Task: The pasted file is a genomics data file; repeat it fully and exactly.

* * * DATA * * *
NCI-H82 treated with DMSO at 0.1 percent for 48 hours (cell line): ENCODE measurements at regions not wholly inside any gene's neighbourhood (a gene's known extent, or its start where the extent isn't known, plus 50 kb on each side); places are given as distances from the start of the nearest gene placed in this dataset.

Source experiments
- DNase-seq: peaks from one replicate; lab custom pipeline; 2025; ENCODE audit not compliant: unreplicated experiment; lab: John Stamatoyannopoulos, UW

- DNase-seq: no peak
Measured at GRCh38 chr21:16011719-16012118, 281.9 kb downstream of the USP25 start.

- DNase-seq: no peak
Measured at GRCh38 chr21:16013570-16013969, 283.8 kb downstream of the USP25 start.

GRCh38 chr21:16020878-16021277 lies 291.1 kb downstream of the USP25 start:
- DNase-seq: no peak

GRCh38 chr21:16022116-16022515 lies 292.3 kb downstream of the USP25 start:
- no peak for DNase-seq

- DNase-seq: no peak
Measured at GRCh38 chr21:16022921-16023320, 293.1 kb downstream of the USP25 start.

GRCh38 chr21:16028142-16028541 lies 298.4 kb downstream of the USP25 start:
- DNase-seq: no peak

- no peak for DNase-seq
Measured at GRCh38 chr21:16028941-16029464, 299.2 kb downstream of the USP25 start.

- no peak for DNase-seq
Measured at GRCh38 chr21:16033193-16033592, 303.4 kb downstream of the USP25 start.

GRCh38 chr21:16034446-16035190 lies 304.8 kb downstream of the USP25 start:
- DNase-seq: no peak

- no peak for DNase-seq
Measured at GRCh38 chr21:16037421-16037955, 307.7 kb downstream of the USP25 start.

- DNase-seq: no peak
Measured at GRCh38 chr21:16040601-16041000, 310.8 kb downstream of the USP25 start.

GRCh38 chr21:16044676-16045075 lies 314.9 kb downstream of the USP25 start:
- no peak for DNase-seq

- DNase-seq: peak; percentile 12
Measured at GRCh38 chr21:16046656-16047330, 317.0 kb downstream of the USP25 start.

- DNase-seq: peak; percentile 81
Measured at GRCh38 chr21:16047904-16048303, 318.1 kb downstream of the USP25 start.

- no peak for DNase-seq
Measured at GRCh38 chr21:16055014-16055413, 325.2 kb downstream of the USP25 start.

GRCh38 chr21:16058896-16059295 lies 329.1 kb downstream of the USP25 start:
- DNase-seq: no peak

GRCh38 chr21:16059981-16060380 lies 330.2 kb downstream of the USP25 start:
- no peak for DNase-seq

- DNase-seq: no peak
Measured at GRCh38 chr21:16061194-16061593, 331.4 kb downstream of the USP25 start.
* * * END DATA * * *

NCI-H82 treated with DMSO at 0.1 percent for 48 hours (cell line): ENCODE measurements at regions not wholly inside any gene's neighbourhood (a gene's known extent, or its start where the extent isn't known, plus 50 kb on each side); places are given as distances from the start of the nearest gene placed in this dataset.

Source experiments
- DNase-seq: peaks from one replicate; lab custom pipeline; 2025; ENCODE audit not compliant: unreplicated experiment; lab: John Stamatoyannopoulos, UW

- DNase-seq: no peak
Measured at GRCh38 chr21:16011719-16012118, 281.9 kb downstream of the USP25 start.

- DNase-seq: no peak
Measured at GRCh38 chr21:16013570-16013969, 283.8 kb downstream of the USP25 start.

GRCh38 chr21:16020878-16021277 lies 291.1 kb downstream of the USP25 start:
- DNase-seq: no peak

GRCh38 chr21:16022116-16022515 lies 292.3 kb downstream of the USP25 start:
- no peak for DNase-seq

- DNase-seq: no peak
Measured at GRCh38 chr21:16022921-16023320, 293.1 kb downstream of the USP25 start.

GRCh38 chr21:16028142-16028541 lies 298.4 kb downstream of the USP25 start:
- DNase-seq: no peak

- no peak for DNase-seq
Measured at GRCh38 chr21:16028941-16029464, 299.2 kb downstream of the USP25 start.

- no peak for DNase-seq
Measured at GRCh38 chr21:16033193-16033592, 303.4 kb downstream of the USP25 start.

GRCh38 chr21:16034446-16035190 lies 304.8 kb downstream of the USP25 start:
- DNase-seq: no peak

- no peak for DNase-seq
Measured at GRCh38 chr21:16037421-16037955, 307.7 kb downstream of the USP25 start.

- DNase-seq: no peak
Measured at GRCh38 chr21:16040601-16041000, 310.8 kb downstream of the USP25 start.

GRCh38 chr21:16044676-16045075 lies 314.9 kb downstream of the USP25 start:
- no peak for DNase-seq

- DNase-seq: peak; percentile 12
Measured at GRCh38 chr21:16046656-16047330, 317.0 kb downstream of the USP25 start.

- DNase-seq: peak; percentile 81
Measured at GRCh38 chr21:16047904-16048303, 318.1 kb downstream of the USP25 start.

- no peak for DNase-seq
Measured at GRCh38 chr21:16055014-16055413, 325.2 kb downstream of the USP25 start.

GRCh38 chr21:16058896-16059295 lies 329.1 kb downstream of the USP25 start:
- DNase-seq: no peak

GRCh38 chr21:16059981-16060380 lies 330.2 kb downstream of the USP25 start:
- no peak for DNase-seq

- DNase-seq: no peak
Measured at GRCh38 chr21:16061194-16061593, 331.4 kb downstream of the USP25 start.